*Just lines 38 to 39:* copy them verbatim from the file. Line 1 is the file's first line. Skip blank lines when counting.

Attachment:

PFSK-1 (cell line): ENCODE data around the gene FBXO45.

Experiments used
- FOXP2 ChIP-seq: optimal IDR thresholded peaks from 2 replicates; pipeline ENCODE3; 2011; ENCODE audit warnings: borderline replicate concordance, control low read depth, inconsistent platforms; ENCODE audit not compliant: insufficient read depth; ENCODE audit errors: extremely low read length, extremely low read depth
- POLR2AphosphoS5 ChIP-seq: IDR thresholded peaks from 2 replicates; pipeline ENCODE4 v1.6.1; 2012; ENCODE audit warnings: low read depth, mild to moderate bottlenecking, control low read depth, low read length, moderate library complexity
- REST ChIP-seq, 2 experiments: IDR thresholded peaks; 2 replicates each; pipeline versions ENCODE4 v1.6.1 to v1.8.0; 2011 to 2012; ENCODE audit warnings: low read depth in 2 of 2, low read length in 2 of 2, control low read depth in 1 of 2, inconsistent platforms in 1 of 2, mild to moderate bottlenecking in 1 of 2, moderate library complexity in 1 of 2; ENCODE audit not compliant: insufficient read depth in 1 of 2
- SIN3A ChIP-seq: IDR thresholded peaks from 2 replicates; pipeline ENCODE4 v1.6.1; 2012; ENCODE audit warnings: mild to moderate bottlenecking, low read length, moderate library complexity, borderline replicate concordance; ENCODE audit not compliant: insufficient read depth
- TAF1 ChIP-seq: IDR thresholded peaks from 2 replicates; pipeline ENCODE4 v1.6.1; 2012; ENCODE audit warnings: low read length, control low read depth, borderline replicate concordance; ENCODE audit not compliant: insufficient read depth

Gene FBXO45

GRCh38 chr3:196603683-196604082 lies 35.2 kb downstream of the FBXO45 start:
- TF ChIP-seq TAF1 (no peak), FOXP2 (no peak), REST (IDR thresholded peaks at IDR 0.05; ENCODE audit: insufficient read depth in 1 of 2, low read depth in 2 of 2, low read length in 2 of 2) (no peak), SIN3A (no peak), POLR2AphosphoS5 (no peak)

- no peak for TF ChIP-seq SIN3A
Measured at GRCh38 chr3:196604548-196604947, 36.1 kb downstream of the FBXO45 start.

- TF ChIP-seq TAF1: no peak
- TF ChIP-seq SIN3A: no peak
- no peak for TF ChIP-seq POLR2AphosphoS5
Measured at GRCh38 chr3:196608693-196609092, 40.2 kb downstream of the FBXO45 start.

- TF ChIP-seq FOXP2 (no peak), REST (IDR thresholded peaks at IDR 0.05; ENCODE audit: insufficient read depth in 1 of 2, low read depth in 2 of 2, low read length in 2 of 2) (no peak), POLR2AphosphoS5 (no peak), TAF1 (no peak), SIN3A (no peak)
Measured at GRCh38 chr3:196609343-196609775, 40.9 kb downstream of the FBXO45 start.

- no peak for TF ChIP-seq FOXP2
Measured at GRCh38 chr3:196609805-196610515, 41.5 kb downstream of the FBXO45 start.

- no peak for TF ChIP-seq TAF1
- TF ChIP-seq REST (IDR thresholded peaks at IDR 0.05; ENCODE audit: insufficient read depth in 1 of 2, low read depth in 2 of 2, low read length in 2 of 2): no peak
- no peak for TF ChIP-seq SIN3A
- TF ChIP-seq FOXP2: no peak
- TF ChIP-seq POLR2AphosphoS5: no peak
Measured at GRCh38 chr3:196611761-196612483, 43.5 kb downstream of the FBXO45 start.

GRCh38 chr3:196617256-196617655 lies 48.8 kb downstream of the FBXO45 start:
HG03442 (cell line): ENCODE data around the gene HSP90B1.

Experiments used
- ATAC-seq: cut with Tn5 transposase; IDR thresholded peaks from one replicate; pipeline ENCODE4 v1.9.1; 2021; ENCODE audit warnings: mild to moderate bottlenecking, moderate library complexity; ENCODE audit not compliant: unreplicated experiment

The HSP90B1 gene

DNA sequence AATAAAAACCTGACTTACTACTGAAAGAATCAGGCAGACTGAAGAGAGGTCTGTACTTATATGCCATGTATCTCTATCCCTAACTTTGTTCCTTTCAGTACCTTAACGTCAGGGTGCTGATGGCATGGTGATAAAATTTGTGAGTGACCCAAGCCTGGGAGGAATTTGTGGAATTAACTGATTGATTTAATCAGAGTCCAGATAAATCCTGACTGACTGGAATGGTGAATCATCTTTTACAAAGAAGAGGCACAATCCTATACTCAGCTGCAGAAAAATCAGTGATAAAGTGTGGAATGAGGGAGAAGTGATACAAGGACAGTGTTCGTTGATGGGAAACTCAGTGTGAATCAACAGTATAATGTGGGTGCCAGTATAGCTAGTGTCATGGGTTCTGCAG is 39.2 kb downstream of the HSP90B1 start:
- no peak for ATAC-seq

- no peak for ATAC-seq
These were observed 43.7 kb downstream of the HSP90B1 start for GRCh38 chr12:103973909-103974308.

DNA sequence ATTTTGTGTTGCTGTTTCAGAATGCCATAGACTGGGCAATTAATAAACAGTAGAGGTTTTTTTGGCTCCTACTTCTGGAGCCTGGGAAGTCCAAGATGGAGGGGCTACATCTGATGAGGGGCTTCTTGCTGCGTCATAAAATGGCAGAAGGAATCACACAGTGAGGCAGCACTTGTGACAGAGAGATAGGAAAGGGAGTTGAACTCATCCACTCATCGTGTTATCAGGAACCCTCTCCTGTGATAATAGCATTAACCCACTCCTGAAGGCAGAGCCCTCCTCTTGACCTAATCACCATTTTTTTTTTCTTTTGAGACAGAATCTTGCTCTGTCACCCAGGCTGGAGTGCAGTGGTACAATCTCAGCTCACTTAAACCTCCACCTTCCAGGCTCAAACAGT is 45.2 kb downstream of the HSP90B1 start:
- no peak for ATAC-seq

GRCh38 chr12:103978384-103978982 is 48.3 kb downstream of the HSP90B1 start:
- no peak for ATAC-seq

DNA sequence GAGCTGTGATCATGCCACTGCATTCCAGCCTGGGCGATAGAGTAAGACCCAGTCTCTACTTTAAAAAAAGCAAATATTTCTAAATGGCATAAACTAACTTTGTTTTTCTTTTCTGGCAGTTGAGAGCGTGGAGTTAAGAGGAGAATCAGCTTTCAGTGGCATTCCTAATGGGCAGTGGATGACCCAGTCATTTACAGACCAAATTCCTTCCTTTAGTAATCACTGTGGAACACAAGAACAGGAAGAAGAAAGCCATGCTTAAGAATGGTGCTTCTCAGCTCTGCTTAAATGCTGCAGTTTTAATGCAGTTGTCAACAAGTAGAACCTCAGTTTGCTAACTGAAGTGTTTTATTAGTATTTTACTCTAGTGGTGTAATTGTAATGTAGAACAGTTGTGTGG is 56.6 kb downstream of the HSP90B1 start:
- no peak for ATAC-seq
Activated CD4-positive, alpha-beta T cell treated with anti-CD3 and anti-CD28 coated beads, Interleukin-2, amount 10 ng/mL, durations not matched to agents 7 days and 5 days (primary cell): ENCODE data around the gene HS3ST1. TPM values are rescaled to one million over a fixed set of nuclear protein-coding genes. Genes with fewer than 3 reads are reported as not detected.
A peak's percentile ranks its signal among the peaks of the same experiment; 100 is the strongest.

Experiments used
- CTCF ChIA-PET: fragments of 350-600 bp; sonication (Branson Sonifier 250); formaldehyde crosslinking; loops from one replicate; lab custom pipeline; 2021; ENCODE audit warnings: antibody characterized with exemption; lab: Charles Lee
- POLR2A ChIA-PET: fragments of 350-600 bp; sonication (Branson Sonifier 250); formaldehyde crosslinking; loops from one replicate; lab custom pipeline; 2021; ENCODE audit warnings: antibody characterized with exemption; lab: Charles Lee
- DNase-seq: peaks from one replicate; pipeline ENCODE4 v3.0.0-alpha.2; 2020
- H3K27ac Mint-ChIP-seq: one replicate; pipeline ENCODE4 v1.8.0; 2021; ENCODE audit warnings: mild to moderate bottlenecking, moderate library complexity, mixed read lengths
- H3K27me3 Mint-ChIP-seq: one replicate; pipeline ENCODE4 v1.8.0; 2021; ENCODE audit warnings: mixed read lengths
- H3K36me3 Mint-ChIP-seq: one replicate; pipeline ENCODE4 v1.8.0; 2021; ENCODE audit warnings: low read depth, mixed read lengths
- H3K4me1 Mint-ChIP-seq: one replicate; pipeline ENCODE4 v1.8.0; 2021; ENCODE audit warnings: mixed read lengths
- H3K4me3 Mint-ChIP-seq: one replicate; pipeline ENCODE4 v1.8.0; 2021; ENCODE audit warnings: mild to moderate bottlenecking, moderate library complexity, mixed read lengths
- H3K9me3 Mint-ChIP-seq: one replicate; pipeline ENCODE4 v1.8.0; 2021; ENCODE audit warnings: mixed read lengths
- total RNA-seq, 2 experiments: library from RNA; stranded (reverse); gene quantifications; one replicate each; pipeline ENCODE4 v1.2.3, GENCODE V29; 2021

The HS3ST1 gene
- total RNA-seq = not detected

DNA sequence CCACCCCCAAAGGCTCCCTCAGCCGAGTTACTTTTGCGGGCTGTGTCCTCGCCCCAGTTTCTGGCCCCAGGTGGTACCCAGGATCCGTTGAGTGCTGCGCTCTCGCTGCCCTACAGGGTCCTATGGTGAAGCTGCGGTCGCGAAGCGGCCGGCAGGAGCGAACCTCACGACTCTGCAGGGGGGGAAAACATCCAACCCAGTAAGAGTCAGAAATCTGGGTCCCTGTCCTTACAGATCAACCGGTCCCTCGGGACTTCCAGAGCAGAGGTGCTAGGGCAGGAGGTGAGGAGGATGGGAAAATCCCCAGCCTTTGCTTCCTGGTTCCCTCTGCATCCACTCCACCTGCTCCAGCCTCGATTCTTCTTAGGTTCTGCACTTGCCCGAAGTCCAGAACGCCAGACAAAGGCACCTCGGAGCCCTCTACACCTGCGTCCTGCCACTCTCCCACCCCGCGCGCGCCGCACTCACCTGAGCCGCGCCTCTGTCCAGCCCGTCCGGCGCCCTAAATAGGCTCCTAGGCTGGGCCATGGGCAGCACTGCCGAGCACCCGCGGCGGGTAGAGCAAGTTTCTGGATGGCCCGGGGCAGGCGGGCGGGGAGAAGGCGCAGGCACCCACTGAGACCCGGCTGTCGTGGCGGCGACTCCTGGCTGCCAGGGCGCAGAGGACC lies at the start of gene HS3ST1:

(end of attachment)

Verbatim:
GRCh38 chr12:103978384-103978982 is 48.3 kb downstream of the HSP90B1 start:
- no peak for ATAC-seq